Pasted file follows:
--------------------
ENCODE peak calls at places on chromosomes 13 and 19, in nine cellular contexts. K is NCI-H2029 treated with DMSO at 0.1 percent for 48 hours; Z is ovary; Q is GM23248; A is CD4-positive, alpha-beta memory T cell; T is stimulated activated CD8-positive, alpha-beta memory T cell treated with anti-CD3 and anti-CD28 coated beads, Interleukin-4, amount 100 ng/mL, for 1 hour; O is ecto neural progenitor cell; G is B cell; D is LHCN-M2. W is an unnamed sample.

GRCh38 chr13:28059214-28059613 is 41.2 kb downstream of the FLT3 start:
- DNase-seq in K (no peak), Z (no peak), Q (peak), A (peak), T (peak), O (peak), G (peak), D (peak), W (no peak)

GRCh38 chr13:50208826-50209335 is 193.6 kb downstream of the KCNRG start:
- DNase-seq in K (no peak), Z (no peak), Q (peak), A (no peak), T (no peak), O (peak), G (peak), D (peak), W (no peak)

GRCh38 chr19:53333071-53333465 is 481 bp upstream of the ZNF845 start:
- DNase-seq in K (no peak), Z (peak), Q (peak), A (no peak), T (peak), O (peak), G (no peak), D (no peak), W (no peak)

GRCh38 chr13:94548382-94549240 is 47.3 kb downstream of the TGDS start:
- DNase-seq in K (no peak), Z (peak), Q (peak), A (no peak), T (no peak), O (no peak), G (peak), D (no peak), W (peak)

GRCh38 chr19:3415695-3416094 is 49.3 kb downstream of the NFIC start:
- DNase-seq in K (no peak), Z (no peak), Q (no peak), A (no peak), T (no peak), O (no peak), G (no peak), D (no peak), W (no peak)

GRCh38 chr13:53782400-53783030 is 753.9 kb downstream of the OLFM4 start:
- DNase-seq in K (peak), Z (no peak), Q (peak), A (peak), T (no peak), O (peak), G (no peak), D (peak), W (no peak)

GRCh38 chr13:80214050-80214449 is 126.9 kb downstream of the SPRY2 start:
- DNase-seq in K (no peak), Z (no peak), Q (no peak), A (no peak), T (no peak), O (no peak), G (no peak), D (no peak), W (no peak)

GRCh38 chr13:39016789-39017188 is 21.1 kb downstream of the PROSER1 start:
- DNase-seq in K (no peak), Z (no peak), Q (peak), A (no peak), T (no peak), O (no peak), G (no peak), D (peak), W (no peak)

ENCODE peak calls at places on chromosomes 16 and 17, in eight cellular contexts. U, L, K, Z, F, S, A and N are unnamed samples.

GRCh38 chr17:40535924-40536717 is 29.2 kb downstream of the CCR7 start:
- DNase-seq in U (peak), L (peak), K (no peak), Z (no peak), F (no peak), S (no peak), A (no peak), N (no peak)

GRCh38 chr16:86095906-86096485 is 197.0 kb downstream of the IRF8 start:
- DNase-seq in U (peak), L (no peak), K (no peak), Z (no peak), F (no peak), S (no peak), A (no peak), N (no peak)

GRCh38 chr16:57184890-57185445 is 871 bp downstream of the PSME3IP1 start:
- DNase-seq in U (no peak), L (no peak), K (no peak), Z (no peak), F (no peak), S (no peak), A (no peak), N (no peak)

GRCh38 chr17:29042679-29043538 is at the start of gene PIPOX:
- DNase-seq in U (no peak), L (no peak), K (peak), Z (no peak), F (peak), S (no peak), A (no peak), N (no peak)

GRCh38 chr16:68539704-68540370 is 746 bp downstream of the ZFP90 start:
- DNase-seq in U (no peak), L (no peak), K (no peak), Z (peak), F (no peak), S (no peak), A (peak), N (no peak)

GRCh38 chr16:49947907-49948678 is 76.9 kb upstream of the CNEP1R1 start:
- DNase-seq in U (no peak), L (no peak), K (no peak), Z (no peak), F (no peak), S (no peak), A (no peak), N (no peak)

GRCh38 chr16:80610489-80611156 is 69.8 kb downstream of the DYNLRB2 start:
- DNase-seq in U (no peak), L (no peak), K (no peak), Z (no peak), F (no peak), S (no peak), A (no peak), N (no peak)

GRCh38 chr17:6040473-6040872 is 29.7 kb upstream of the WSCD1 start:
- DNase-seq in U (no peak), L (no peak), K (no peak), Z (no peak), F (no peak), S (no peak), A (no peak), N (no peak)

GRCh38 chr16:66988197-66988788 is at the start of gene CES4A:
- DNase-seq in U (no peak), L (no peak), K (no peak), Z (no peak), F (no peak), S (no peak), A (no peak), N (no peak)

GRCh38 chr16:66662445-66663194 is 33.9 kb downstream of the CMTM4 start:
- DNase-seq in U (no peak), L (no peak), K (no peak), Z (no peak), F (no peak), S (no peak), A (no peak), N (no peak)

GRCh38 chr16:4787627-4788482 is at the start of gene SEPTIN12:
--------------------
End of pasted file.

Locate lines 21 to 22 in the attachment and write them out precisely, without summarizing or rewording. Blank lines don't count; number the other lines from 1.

GRCh38 chr16:86095906-86096485 is 197.0 kb downstream of the IRF8 start:
- DNase-seq in U (peak), L (no peak), K (no peak), Z (no peak), F (no peak), S (no peak), A (no peak), N (no peak)